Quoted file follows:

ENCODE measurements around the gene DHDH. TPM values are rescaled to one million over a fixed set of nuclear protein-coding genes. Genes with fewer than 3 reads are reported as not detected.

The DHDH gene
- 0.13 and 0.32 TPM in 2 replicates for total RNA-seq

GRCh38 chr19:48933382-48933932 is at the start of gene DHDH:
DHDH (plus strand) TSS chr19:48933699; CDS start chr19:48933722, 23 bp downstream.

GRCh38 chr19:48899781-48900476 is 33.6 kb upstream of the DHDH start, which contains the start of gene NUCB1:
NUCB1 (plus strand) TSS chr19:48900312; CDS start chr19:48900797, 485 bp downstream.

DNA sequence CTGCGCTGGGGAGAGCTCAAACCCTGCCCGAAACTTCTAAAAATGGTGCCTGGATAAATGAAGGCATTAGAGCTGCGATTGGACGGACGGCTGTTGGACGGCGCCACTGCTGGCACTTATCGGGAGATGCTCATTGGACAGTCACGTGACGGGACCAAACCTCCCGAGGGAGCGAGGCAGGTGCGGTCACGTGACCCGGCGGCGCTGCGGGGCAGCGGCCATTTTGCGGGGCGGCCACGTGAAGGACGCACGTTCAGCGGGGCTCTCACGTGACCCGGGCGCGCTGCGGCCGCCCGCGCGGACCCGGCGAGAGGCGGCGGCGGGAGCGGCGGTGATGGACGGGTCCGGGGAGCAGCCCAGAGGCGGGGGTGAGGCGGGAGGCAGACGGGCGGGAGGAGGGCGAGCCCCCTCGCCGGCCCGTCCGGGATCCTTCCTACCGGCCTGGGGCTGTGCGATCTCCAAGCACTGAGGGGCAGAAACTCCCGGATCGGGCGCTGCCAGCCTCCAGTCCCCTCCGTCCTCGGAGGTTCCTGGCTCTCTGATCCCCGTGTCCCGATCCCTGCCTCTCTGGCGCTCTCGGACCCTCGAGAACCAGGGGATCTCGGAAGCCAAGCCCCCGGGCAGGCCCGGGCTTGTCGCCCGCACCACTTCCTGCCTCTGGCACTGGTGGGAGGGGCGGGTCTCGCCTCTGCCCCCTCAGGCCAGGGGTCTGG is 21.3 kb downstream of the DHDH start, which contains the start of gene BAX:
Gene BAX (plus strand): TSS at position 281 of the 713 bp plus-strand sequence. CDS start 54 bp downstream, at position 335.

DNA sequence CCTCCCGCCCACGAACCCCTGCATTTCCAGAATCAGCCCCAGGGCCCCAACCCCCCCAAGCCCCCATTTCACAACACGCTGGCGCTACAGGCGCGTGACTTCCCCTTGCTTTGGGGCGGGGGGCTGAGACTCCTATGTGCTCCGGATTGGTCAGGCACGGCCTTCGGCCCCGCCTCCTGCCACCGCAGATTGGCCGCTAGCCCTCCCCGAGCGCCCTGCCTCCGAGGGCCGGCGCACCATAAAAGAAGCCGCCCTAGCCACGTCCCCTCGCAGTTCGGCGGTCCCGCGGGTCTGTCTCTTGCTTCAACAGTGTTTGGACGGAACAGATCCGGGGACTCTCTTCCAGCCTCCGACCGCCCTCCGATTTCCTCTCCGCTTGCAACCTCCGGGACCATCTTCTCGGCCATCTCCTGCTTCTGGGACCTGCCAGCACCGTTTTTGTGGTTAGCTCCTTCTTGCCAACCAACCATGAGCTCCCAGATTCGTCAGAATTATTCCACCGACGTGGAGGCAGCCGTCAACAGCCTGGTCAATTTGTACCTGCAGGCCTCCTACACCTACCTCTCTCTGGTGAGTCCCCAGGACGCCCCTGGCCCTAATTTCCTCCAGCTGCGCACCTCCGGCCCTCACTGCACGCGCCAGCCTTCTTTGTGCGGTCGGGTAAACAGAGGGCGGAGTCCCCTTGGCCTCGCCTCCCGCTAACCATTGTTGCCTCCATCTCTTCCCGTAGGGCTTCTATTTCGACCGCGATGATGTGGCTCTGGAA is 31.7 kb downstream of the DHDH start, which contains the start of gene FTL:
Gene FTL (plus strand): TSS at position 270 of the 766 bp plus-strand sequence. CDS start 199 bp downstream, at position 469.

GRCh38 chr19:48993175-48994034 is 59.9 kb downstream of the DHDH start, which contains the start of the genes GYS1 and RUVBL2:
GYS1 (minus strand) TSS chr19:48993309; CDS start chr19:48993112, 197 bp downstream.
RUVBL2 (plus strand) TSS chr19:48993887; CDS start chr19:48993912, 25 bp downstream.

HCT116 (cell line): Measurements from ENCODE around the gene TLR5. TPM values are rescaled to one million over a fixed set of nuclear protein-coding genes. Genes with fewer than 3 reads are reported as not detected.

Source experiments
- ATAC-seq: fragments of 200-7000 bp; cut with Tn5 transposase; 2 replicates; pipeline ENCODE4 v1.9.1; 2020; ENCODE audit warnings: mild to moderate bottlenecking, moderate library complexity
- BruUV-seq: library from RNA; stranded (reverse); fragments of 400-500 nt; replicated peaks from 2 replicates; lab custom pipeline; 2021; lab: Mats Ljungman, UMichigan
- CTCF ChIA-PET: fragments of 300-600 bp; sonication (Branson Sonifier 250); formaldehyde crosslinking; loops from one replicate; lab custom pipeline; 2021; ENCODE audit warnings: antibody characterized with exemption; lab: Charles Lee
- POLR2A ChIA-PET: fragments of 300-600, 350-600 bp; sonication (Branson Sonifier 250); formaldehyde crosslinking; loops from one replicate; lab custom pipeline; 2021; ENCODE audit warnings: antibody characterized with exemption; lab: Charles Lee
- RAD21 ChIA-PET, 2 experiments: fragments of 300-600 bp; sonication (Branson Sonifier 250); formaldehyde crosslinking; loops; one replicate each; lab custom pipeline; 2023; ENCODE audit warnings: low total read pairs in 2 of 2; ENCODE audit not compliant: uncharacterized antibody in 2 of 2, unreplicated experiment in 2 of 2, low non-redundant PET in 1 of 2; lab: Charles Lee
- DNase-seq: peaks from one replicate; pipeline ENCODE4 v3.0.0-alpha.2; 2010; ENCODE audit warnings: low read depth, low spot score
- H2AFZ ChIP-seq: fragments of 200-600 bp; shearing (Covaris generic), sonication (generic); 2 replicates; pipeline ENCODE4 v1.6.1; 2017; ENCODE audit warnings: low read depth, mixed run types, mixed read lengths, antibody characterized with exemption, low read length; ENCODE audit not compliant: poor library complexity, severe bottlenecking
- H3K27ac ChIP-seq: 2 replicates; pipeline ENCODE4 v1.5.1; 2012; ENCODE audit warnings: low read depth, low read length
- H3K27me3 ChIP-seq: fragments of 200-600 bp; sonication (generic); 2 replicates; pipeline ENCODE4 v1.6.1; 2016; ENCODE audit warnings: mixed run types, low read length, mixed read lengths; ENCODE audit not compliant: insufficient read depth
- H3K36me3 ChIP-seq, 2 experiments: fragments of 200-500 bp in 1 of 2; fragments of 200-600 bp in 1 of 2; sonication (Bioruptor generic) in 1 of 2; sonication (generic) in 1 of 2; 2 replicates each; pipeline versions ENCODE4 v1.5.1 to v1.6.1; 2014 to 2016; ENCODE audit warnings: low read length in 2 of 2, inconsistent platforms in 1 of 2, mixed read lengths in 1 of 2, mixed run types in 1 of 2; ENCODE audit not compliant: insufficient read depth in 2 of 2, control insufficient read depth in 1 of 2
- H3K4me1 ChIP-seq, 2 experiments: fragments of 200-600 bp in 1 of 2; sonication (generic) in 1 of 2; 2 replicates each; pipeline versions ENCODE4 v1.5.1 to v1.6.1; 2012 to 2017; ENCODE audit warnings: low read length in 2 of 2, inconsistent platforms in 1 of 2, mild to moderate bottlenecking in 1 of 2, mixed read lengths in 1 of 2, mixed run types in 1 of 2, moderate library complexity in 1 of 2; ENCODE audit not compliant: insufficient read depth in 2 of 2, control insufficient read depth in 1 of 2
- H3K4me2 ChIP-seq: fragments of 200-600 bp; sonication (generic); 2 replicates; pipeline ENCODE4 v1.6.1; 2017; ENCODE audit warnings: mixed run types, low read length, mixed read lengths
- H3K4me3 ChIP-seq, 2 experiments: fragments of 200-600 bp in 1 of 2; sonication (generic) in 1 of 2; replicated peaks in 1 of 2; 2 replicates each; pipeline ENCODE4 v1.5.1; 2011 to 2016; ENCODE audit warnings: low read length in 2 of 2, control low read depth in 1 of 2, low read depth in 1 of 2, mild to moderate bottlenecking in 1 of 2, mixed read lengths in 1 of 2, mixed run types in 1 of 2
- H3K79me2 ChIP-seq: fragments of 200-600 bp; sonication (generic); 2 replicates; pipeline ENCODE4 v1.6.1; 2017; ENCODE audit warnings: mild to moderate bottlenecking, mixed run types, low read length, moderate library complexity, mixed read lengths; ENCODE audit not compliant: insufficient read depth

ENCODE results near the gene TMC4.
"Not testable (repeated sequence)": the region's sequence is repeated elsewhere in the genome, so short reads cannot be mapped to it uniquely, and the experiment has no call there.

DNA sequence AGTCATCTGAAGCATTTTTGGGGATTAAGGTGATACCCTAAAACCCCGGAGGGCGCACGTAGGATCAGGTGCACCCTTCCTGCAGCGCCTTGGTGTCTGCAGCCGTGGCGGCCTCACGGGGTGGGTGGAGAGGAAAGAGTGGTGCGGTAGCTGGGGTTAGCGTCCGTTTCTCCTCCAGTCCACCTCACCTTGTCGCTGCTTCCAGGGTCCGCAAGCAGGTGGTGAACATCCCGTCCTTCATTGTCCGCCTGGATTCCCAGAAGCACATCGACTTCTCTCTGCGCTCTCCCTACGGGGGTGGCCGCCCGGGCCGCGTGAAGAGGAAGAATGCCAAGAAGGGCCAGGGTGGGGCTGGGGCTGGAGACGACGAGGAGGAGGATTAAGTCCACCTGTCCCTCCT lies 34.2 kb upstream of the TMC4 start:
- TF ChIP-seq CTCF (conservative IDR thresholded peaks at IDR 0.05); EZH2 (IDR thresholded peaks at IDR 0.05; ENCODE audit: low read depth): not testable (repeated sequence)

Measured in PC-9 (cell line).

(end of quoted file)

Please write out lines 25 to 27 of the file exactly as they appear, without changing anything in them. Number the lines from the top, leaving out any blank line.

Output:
- H3K27me3 ChIP-seq: fragments of 200-600 bp; sonication (generic); 2 replicates; pipeline ENCODE4 v1.6.1; 2016; ENCODE audit warnings: mixed run types, low read length, mixed read lengths; ENCODE audit not compliant: insufficient read depth
- H3K36me3 ChIP-seq, 2 experiments: fragments of 200-500 bp in 1 of 2; fragments of 200-600 bp in 1 of 2; sonication (Bioruptor generic) in 1 of 2; sonication (generic) in 1 of 2; 2 replicates each; pipeline versions ENCODE4 v1.5.1 to v1.6.1; 2014 to 2016; ENCODE audit warnings: low read length in 2 of 2, inconsistent platforms in 1 of 2, mixed read lengths in 1 of 2, mixed run types in 1 of 2; ENCODE audit not compliant: insufficient read depth in 2 of 2, control insufficient read depth in 1 of 2
- H3K4me1 ChIP-seq, 2 experiments: fragments of 200-600 bp in 1 of 2; sonication (generic) in 1 of 2; 2 replicates each; pipeline versions ENCODE4 v1.5.1 to v1.6.1; 2012 to 2017; ENCODE audit warnings: low read length in 2 of 2, inconsistent platforms in 1 of 2, mild to moderate bottlenecking in 1 of 2, mixed read lengths in 1 of 2, mixed run types in 1 of 2, moderate library complexity in 1 of 2; ENCODE audit not compliant: insufficient read depth in 2 of 2, control insufficient read depth in 1 of 2